Birth to Grandmotherhood: Childrearing in Human Evolution
The goal is to take a broad view of the importance of child-rearing in human evolution, from birth to the impact of grandmothers. From the moment of birth, human infants require an inordinate amount of care and, unlike our nearest living relatives, remain dependent on a variety of caretakers during an unusually long maturation period followed by extraordinary adult longevity. How did such a distinctive pattern of development evolve and what other human features are linked to it? In this symposium, we will take a comparative perspective and consider neuroendocrine factors, energetics, life-history trade-offs and consequences for culture.
Media for each talk can be played by clicking on icons in the "Media" column, or by clicking on the individual talk titles below and then the attachment file at the bottom of the page.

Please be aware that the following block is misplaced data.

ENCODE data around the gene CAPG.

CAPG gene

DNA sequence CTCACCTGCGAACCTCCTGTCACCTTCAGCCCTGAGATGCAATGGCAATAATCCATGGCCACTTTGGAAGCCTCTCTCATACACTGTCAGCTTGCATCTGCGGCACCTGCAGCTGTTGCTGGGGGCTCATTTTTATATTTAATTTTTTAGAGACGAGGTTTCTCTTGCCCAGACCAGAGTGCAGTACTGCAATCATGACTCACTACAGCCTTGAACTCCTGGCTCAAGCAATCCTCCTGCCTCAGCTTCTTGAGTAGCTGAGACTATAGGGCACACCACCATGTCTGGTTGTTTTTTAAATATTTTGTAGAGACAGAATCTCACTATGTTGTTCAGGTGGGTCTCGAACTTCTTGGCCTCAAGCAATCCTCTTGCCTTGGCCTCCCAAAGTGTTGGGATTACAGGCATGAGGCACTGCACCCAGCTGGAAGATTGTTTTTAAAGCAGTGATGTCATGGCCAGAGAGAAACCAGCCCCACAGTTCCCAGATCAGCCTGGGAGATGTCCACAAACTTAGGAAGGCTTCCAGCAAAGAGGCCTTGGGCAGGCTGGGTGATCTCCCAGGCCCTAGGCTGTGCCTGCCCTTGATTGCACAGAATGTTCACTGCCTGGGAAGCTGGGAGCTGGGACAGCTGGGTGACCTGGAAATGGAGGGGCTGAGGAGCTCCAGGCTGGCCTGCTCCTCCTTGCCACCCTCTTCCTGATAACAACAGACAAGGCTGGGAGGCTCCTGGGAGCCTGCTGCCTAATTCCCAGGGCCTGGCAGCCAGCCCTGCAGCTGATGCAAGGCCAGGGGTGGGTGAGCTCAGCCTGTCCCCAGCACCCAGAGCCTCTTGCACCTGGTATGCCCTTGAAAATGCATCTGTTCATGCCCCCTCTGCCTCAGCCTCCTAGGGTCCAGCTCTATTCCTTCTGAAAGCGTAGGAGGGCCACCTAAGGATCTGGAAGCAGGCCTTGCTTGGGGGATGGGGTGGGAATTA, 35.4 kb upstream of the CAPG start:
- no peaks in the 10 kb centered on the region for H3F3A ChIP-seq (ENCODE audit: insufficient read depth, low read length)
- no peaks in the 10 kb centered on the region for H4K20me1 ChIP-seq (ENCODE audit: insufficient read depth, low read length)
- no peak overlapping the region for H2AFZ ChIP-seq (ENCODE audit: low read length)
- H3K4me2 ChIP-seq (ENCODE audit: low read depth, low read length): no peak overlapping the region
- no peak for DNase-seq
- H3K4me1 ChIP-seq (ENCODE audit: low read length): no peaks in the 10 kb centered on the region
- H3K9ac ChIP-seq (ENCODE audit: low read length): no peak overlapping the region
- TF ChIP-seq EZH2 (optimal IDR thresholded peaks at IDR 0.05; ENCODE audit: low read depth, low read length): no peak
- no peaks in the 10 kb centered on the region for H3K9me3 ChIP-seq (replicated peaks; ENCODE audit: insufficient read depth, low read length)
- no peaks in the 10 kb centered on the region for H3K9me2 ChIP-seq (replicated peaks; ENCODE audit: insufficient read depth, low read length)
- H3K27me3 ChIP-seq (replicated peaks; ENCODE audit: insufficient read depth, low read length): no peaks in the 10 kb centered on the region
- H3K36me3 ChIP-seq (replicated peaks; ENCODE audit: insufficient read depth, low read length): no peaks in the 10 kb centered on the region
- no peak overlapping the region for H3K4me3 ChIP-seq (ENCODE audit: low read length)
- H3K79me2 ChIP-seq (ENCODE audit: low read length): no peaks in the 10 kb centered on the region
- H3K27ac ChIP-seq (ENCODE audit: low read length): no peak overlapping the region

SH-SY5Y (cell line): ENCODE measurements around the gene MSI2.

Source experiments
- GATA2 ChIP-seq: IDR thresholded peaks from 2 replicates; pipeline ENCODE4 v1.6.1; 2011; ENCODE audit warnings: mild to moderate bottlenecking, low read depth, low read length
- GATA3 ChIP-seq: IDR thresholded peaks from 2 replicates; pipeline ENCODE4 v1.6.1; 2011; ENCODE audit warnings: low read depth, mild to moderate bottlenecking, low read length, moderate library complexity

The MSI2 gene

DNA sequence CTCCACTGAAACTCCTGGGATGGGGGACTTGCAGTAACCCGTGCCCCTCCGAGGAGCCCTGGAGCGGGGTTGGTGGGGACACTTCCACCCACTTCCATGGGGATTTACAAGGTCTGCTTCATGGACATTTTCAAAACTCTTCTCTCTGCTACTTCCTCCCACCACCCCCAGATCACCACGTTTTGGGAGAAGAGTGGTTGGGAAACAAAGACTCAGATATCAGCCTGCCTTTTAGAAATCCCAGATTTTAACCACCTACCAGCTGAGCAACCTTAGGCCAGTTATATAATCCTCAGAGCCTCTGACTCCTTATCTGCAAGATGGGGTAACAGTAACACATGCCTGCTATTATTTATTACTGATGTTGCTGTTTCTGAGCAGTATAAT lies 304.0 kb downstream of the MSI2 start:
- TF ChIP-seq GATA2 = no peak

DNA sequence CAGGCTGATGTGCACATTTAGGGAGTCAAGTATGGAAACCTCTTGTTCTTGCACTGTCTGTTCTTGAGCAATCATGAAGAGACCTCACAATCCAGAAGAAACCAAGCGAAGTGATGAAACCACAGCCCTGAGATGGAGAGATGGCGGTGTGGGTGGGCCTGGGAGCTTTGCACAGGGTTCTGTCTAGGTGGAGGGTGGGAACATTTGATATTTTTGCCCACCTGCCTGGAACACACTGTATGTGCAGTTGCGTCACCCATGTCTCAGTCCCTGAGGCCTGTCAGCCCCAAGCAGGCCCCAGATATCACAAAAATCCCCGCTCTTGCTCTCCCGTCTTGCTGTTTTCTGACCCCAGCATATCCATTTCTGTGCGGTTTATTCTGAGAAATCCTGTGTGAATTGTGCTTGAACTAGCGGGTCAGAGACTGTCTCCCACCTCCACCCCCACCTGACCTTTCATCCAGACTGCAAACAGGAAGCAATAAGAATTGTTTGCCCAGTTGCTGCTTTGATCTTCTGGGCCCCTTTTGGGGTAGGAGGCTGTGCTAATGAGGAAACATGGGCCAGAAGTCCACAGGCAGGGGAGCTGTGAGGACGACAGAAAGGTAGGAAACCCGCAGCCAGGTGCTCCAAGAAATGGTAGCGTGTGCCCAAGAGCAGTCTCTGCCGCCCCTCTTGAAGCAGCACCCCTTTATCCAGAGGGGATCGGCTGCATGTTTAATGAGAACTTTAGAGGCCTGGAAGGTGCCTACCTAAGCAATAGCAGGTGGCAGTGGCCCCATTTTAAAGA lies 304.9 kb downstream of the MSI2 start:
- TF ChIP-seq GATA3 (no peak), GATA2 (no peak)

|Welcome and Opening Remarks||Margaret Schoeninger, University of California, San Diego|
|Birth and the Newborn Infant||Wenda Trevathan, Professor Emerita, New Mexico State University|
|Infant State in Apes and Humans||Kim Bard, University of Portsmouth|
|Breast Milk and Breastfeeding||Katie Hinde, Arizona State University|
|Oxytocin Pathways and Human Evolution||Sue Carter, Indiana University|
|Sharing Childcare and Knowledge in Infancy||Barry Hewlett, Washington State University, Vancouver|
|Human Fathers||Hillard Kaplan, University of New Mexico|
|Hunter-Gatherer Childhood and Human Evolution||Melvin Konner, Emory University|
|Grandmothers and the Extended Family||Kristen Hawkes, University of Utah|
|Born Human: How The Utterly Dependent Survive||Sarah Hrdy, Professor Emerita, University of California, Davis|
|Wrap-Up, Question and Answer, and Closing Remarks||Speaker TBD|